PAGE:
The Felice Brothers, Spirit Family Reunion (Back Room Theater)

14
/ Feb
Saturday
2015

The Felice Brothers, Spirit Family Reunion (Back Room Theater)

Venue
Back Room Theater
Time
07:00 pm - 11:00 pm
Price
$20.00 // $25.00

Output Agency Ltd. presents

The Felice Brothers!
with special guests Spirit Family Reunion

Tickets also available locally (cash only) at:
outdated: an antique café // Rocket Number Nine
Jack’s Rhythms // Darkside Records & Gallery // Woodstock Music Shop

(General Admission, No Refunds)

$20 ADV // $25 DOS || 18+ || 8PM SHOW

8:00 Spirit Family Reunion
9:00 The Felice Brothers

RSVP: Facebook Event

The Felice Brothers kicked off in 2006. They did what any delinquent youths, lost in upstate New York with dim job prospects would do: become obsessed with traveling the world and playing extremely loud rock and roll. After settling on minor matters like who plays what (Ian Felice- vocals/guitar, James Felice- accordion/keys/vocals, Greg Farley- fiddle/vocals, Josh Rawson- bass/vocals. Recent addition David Estabrook- old friend/new drummer – completes the current line up), the band procured instruments, cans of sardines and packed up tents and devoted their lives to studying the art of song craft, from Hoagie Carmichael to Kurt Cobain. They also began figuring out how to actually play those instruments. It was a long way to the top.

The Felice Brothers name is a reference to James and Ian Felice’s provenance. They were two of seven children born to a family in upstate NY. They started young, playing under old bridges, back yard BBQs, small town sidewalks, and it’s in that spirit that eventually took their act to NYC, busking the subway platforms where they made a couple new friends and a whole lot of enemies with the MTA and New York’s Finest. Without day jobs or steady places to sleep the boys completely immersed themselves in their new line of work. They spent their days writing hundreds of songs in an old chicken coop, their nights hustling weekly gigs at any restaurant or bar that would feed them.

After a few years their devotion and extreme lifestyle choices paid off. The band has been traveling the world for 8 years now, playing major festivals like Coachella to Midwestern dive bars to ancient churches in Bavarian Germany. They are known for their wild and intense live shows that channel some kind of Lynchian Replacements fever dream. Their sincere, intelligent song writing always the backbone of their live interpretations.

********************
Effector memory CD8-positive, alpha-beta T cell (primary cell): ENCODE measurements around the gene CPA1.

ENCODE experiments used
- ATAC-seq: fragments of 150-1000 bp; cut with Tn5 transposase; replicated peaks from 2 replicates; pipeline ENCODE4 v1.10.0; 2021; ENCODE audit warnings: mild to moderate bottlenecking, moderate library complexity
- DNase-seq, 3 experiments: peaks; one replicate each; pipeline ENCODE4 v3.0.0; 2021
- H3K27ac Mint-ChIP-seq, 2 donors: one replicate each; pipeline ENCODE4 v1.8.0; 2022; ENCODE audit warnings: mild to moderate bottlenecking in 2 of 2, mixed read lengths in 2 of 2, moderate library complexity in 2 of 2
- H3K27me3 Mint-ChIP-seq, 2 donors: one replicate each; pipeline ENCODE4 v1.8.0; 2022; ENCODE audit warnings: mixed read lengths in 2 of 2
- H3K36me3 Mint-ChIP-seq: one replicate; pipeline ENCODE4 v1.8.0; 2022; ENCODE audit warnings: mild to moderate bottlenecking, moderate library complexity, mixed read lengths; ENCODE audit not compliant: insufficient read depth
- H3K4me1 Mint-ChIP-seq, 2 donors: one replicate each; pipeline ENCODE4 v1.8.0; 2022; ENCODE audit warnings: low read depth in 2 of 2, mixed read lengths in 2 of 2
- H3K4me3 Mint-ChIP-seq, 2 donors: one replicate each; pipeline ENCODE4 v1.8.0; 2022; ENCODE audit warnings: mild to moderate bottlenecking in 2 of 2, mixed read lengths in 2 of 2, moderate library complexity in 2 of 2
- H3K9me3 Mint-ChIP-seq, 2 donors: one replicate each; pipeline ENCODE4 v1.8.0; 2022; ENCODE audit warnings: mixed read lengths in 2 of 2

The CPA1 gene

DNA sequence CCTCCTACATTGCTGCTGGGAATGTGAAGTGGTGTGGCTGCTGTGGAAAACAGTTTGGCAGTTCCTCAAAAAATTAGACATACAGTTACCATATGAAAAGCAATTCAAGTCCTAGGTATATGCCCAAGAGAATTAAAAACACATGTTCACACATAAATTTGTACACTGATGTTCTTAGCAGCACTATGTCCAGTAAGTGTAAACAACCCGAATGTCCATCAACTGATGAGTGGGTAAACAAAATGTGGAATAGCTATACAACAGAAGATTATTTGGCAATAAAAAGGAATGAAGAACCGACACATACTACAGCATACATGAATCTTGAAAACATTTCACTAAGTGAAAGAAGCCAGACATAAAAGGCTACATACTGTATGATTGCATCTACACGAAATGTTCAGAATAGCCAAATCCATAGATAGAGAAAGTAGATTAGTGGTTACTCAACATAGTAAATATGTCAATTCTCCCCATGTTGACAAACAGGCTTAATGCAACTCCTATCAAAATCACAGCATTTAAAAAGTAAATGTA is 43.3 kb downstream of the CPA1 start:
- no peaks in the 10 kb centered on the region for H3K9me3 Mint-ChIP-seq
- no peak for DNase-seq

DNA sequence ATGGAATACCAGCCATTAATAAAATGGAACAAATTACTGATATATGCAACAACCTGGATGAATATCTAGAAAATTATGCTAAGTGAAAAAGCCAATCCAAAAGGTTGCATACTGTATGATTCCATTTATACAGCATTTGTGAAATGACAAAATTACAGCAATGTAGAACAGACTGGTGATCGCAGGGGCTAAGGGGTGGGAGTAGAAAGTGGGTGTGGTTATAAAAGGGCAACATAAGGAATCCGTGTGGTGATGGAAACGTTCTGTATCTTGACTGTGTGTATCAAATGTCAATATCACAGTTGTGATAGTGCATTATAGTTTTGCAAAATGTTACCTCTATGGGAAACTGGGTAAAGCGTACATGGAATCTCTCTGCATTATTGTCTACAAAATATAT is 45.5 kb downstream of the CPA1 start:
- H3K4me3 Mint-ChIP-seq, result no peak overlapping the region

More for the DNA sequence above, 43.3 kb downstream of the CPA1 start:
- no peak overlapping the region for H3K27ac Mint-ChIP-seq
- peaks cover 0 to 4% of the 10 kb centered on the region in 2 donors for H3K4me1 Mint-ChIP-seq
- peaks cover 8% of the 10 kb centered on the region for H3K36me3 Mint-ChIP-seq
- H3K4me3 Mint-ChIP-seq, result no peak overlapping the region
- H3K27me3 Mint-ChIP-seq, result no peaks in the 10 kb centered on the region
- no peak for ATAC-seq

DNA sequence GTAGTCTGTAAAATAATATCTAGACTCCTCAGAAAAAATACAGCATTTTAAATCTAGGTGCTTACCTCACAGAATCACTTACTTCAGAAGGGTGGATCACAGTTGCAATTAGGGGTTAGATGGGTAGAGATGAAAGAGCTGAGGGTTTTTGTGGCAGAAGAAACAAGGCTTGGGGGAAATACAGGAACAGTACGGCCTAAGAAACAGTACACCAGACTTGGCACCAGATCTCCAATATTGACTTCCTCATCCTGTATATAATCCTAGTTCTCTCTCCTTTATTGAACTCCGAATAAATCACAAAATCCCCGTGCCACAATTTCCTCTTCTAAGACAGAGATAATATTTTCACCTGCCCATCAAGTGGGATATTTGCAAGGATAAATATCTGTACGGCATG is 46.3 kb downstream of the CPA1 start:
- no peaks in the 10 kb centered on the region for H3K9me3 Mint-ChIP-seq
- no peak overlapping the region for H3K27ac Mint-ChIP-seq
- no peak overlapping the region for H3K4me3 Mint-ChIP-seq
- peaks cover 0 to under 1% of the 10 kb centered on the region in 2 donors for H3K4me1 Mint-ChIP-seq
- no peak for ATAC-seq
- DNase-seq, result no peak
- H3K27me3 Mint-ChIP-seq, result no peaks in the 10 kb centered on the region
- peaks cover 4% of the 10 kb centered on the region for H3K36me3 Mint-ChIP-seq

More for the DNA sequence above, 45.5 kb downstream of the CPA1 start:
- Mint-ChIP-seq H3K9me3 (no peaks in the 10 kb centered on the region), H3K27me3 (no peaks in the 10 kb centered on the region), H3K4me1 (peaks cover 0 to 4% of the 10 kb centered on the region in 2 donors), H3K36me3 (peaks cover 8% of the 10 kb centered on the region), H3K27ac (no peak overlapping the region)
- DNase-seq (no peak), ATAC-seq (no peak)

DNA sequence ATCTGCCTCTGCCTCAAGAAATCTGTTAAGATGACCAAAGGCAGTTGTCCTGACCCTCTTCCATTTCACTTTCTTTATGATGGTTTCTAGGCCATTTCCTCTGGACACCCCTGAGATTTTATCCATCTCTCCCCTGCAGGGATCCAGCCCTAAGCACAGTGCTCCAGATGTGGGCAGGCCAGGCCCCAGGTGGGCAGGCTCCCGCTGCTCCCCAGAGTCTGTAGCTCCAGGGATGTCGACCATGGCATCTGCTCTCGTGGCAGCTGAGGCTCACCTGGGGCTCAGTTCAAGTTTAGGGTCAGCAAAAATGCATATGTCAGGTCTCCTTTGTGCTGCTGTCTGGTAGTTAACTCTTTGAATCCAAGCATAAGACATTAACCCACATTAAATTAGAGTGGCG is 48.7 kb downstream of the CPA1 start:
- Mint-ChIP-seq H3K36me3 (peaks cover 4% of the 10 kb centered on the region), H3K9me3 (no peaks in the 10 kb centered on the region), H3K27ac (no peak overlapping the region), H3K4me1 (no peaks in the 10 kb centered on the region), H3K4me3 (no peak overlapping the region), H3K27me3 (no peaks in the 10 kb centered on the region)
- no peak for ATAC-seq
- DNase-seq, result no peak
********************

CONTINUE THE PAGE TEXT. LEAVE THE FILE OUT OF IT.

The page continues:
Oddly enough, The Felice Brothers’ new album Favorite Waitress marked the first time the band ever recorded in a proper studio. Produced by the band’s longtime producer and collaborator Jeremy Backofen, the album is their most fully realized statement yet. After diligently working for a year, mining through a hundred songs worth of material, they took off last December for Omaha and knocked the whole thing out in a week. During the year of pre-production the band transformed into the most disciplined assembly line in the music game: Brill building meets halfway home. Focusing on playing together in a room, the band was all muscle, a study on five piece minimalism, able to power through scum bucket linoleum floor blues and turn on a dime into mysterious and lush dreamscapes. They were a classic car glimpsed in a chrome dream, sleek and transparent blazing through the night sky. Or some might say they became your favorite waitress, a comforting face calling you by your name knowing exactly what you need and laughing at all your jokes. Getting you through another rainy day. They built their vast world of sound and now they are simply driving through it.

Favorite Waitress is about fantastic escape from the terrifying realities of modern life. First single “Cherry Licorice” is an ode to never growing up, retreating from a domestic nightmare into a world of soda pop rivers and candy corn comas. “Meadow Of A Dream” feels like that perfect summer day in the woods lost in some primitive western shoot out with the neighborhood gang, when you wish you would never hear any parent cry for supper. “Saturday Night” describes the mythical properties of that magical time of the week when anything can happen, searching through the smoke and shit talk with a couple bucks in your pocket and a head full of teeth that could use loosening.

Spirit Family Reunion play homegrown American music to stomp, clap, shake and holler with. Ever since they started singing together on the street corners, farmer’s markets and subway stations of New York City, their songs have rung-out in a pure and timeless way. When Spirit Family Reunion gather to sing, there is communion. Strangers and neighbors come to rejoice in the sound, and there is no divide between performer and spectator.

In a strange barroom or a grand music hall, at a barn dance or on the sunny street corner, Spirit Family Reunion keep the book open, and that old familiar feeling that was almost lost is again new.

“Dusty acoustic guitars, wailing fiddles and weeping accordions, with a woozy-yet-skintight rhythm section– and topped off with burr-edged vocals that sound like they’ve been soaked in a Mason jar for generations — it’s the type of music that blurs the line between past and present so thoroughly, and so deftly, that time feels irrelevant.”

-Paste Magazine Best of What’s Next